Finally, it is sad to say that we are setting up our country for “white lists” and other forms of filtering.  While some schools have abandoned filters altogether, too many schools keep them— even at the HS level. Consequently we are “training” too many students that filters are OK the same we we’re training kids that metal detectors and surveillance cameras are OK. Information wants to be free and children want to be free… we can’t provide 100% protection for children from risks on the internet any more than we can provide 100% protection from automobile traffic, slipping and falling on the playground, or injuring themselves playing sports.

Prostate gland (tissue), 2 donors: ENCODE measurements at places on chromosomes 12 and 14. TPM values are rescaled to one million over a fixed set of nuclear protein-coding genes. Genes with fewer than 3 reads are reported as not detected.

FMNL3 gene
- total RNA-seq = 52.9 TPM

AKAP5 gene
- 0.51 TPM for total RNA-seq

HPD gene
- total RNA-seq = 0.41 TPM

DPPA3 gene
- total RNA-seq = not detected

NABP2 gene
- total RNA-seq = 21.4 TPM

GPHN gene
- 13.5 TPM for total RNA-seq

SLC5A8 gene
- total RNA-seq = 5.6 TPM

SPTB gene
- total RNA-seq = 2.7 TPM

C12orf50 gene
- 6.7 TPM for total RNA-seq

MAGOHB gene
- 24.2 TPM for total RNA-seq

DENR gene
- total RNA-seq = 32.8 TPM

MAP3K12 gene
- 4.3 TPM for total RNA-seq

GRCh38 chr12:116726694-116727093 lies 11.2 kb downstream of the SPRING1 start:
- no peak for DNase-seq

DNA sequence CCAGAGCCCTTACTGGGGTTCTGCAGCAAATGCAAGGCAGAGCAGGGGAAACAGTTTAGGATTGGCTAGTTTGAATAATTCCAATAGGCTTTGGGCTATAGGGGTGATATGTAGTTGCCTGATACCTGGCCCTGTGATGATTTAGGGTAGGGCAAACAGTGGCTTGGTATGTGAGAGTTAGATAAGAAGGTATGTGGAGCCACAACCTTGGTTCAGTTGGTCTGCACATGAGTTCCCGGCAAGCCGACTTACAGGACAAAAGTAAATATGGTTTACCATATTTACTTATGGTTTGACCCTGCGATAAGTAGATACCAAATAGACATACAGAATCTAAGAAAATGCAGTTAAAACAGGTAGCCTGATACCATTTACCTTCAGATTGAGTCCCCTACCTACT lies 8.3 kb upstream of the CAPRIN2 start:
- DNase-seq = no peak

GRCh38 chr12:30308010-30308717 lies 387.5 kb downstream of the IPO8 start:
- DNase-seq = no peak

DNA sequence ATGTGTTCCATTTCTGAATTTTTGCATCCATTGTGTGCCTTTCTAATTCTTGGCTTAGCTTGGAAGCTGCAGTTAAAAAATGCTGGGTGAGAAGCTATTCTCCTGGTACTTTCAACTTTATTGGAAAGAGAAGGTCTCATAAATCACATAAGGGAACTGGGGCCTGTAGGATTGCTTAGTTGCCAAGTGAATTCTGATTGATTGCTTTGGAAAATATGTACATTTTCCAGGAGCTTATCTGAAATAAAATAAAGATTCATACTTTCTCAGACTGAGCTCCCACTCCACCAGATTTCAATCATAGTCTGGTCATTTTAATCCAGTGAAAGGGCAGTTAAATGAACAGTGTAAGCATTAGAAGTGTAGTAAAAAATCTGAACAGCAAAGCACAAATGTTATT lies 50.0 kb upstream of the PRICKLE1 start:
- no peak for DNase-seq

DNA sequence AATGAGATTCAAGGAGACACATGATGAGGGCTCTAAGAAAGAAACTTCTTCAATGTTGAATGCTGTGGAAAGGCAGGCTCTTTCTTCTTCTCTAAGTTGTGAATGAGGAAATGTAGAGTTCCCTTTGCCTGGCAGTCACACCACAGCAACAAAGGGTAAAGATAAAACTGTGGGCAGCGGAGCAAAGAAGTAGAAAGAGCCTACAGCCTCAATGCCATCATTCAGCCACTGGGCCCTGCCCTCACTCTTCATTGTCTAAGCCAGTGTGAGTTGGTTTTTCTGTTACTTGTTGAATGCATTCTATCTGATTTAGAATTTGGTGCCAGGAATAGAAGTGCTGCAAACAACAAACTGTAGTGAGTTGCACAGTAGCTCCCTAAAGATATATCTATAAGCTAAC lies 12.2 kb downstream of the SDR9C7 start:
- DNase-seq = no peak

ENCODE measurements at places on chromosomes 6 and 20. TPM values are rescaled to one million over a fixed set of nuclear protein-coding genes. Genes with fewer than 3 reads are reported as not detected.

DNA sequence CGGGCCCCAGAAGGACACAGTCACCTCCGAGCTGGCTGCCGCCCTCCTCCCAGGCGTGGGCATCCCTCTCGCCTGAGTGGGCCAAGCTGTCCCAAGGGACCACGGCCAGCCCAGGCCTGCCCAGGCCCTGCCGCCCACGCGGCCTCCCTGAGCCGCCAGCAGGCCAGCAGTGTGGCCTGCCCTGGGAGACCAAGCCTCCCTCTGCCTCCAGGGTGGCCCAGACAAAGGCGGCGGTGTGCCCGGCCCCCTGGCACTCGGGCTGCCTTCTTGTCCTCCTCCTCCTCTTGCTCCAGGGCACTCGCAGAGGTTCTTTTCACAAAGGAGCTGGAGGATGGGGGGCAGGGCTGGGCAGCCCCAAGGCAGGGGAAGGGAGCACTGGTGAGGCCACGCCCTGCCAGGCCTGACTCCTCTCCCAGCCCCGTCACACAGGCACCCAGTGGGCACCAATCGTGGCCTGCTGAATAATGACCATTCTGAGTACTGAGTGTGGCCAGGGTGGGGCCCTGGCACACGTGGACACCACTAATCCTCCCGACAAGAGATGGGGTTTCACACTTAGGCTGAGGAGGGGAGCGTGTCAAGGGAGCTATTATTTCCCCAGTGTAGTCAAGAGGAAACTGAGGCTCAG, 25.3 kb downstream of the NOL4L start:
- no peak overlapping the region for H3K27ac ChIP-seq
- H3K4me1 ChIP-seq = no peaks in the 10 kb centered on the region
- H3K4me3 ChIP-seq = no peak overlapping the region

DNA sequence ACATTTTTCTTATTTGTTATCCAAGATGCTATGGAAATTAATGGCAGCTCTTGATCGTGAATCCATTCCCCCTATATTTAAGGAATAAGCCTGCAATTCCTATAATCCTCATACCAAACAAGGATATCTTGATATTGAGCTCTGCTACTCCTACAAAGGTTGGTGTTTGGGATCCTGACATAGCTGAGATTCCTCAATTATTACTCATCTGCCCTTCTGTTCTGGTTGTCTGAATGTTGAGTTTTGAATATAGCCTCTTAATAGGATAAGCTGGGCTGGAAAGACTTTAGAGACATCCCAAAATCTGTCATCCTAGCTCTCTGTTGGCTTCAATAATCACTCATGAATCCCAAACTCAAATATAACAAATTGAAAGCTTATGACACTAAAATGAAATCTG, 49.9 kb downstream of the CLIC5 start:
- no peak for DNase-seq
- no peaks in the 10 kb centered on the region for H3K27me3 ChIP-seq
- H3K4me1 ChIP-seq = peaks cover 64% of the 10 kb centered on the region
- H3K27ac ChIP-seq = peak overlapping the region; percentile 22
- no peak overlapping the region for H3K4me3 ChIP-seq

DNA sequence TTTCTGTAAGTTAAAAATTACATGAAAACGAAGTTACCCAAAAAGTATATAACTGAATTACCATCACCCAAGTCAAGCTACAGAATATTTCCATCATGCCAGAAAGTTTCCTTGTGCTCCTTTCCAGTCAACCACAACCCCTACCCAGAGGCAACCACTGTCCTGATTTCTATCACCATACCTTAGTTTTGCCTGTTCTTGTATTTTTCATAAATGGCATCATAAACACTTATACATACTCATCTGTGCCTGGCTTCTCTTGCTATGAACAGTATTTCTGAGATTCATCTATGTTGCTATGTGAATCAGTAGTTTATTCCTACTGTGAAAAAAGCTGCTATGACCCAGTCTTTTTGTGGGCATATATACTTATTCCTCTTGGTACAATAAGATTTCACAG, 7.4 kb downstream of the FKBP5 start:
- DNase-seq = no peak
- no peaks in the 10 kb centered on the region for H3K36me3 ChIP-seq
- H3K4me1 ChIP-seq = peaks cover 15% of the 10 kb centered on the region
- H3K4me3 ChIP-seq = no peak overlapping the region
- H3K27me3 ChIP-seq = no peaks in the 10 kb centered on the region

Bottom line: information needs to be free and available to all.

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Broadband and Equality

January 30, 2014 Comments off

Today’s NYTimes Bits blog post addresses the need for cheaper broadband in schools. While this post may be a repetition of previous ones, it is important, I believe, to keep beating the drum of technology access for all. To that end, I posted the following comment:

Thank you for bringing this to the public’s attention. Two more issues need to be emphasized.

First, it is imperative to provide the schools with the physical AND staffing infrastructure needed to take full advantage of the increased bandwidth. Schools often have insufficient servers and routers to take full advantage of increased bandwidth and seldom have the technical staff needed to ensure that all of the equipment is in good repair and operable.